by A. Abuisneineh
PhD. Student, Concordia University: Chicago

In a survey conducted by the Pew Research (2010), “Only about a third of Americans (34%) know that the government’s bailout of banks and financial institutions was enacted under the George W. Bush administration.“ The bailout act was propagated as an economic savior was signed by President Bush on October 3, 2008 after it was initially rejected in the House a year before on October 09. 2007. Certain people theorized that the bailout act, known as Troubled Asset Relief Program or TARP was enacted by the force of the economic and financial markets. Among other things, and from the apparent conflict of interests among those engineering the act in the government policymaking system as policymakers and beneficiaries of the Act, the public has initially strongly opposed the Act. Currently there is a belief that the “media [has] openly pushed for passage of the TARP as a measure necessary to prevent a second Great Depression in both its news and opinion sections. It made no comparable push for a major stimulus package.” (Did the Market, 2003, n.p.).

The TARP was rejected by various public movements including TrueMajority and USAction that led organized protests against the bailout propjet citing conflict of interests among other issues.   Stein (2008) expressed concerns of US Treasury Secretary Henry Paulson role, stating that “Paulson's conflicts of interest spark concern.”  Paulson was a former CEO of one of the TARP major beneficiaries, Goldman Sachs. Mr. Goldman had former Goldman Sachs’ executives as advisors in his Treasury Secretary and some Paulson's former advisors have joined banks that were also to benefit from the bailout Act.  Hundreds of reckoned economists including Nobel Prize winner economist  Joseph Stiglitz, strongly opposed the idea and rallied against it.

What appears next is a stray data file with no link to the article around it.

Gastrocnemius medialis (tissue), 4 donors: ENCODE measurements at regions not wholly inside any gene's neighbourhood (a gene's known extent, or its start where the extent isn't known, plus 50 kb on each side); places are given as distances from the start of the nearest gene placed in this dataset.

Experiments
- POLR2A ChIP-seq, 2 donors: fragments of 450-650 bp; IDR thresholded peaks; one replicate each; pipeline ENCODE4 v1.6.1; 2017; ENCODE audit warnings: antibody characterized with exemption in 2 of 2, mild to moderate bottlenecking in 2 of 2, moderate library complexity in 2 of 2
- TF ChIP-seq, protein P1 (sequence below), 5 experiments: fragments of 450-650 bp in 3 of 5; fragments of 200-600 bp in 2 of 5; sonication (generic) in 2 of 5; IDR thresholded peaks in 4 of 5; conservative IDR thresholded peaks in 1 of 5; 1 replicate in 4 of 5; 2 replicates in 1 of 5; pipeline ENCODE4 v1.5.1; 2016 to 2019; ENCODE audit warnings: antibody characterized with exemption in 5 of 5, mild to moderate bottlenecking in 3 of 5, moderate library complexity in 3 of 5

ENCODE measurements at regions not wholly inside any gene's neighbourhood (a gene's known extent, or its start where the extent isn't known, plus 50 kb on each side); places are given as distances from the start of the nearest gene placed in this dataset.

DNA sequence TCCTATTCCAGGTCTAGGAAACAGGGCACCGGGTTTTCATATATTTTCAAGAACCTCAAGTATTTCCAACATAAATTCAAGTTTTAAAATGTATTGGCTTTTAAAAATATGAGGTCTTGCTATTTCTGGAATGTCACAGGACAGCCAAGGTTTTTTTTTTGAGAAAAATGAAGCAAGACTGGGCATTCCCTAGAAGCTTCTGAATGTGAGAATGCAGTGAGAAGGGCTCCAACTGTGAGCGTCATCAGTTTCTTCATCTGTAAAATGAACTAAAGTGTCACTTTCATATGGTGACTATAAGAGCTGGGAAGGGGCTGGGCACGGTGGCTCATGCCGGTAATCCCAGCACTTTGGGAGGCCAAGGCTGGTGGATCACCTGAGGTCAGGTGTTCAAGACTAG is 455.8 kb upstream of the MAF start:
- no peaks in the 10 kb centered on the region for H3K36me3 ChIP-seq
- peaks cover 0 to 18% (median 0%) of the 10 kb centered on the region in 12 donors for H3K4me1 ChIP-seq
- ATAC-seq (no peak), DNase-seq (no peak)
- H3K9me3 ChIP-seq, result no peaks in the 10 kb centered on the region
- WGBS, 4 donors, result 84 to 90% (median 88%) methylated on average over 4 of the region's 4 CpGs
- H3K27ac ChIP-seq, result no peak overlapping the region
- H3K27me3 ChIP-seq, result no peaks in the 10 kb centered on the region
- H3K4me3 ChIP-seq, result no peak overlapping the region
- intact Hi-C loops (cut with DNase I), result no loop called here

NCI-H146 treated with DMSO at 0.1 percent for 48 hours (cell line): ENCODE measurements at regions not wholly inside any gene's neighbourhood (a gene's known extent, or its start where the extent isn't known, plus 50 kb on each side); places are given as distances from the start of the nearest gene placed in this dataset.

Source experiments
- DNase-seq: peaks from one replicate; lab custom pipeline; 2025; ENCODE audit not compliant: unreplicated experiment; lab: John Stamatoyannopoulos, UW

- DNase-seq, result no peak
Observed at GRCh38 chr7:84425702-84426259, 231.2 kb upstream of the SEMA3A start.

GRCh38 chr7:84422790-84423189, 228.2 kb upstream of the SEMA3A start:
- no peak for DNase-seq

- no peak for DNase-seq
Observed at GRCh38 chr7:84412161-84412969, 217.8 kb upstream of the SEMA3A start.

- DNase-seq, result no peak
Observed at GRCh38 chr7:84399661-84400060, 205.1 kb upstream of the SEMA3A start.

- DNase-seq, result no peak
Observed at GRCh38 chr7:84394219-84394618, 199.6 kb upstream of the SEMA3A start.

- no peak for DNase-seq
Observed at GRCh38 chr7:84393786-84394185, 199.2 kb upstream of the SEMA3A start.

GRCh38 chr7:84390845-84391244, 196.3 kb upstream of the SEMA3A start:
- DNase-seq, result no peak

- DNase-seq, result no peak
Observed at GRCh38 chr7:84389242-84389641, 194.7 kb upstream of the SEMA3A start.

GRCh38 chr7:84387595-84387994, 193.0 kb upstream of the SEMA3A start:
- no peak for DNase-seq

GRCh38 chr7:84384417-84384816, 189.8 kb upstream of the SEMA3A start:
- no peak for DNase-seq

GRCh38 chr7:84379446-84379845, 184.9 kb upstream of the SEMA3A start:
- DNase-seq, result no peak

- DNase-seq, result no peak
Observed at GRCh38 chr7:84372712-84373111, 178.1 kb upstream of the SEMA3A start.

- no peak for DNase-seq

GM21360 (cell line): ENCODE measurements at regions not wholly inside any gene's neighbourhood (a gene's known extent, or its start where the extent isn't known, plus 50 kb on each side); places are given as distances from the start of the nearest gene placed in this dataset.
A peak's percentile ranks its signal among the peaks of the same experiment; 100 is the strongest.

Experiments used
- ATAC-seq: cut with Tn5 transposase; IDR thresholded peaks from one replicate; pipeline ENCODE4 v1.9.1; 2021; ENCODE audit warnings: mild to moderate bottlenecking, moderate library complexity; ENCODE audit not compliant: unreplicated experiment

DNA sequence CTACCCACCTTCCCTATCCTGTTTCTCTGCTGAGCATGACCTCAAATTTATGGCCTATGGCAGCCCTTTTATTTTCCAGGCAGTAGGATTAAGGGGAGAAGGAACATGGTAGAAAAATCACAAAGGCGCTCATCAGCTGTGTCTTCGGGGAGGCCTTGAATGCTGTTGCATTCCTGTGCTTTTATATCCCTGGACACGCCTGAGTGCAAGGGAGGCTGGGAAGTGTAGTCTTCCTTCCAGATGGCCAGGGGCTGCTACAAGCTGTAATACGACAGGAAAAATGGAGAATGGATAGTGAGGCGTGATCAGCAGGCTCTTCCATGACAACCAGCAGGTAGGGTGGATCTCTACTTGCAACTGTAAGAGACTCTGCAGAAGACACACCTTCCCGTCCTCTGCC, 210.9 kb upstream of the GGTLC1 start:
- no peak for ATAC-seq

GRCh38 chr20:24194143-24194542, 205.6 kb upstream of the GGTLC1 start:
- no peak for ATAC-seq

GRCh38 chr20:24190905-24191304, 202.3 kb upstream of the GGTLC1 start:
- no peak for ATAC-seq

A more flagrant issue was Mr. Paulson’s original proposal exemption of his person from judicial oversight, a check-and-balances mechanism used in governments to review the actions of government officials and invalidate their work.  Many people expressed concerns over the legality of Paulson’s proposal. Was Paulson and his Treasury responsible for enacting this Act? Samples (2010) says:

What should we have expected from Congress regarding the financial crisis of 2008? Article I of the Constitution vests “all legislative powers” in Congress. We should expect Congress to exercise those powers rather than delegate them to others. Congress is one branch of American government, a part of a system of checks and balances designed to limit political power and its abuses. We should expect Congress to check and limit the other branches of government. Congress is also meant to be a deliberative institution that carefully considers its legislative duties. Finally, Congress is part of a republican government and thus should be accountable to the people of the United States. On each of these counts, Congress came up short with regard to EESA [Emergency Economic Stabilization Act].

By enacting the Troubled Asset Relief Program or TARP, the government gave the money to certain segments of the financial industry without making sure that policies for which the TARP was enacted was in force. Barofsky (2011) described the situation as “There were no strings attached: no requirement or even incentive to increase lending to home buyers, and against our strong recommendation, not even a request that banks report how they used TARP funds.”

There were many other options. Delong (2009) argued that “unavoidable conclusion must be that things would not have been so bad if the government had refused to implement an expansionary fiscal policy, recapitalize banks, nationalize troubled institutions, and buy financial assets in non-standard ways.”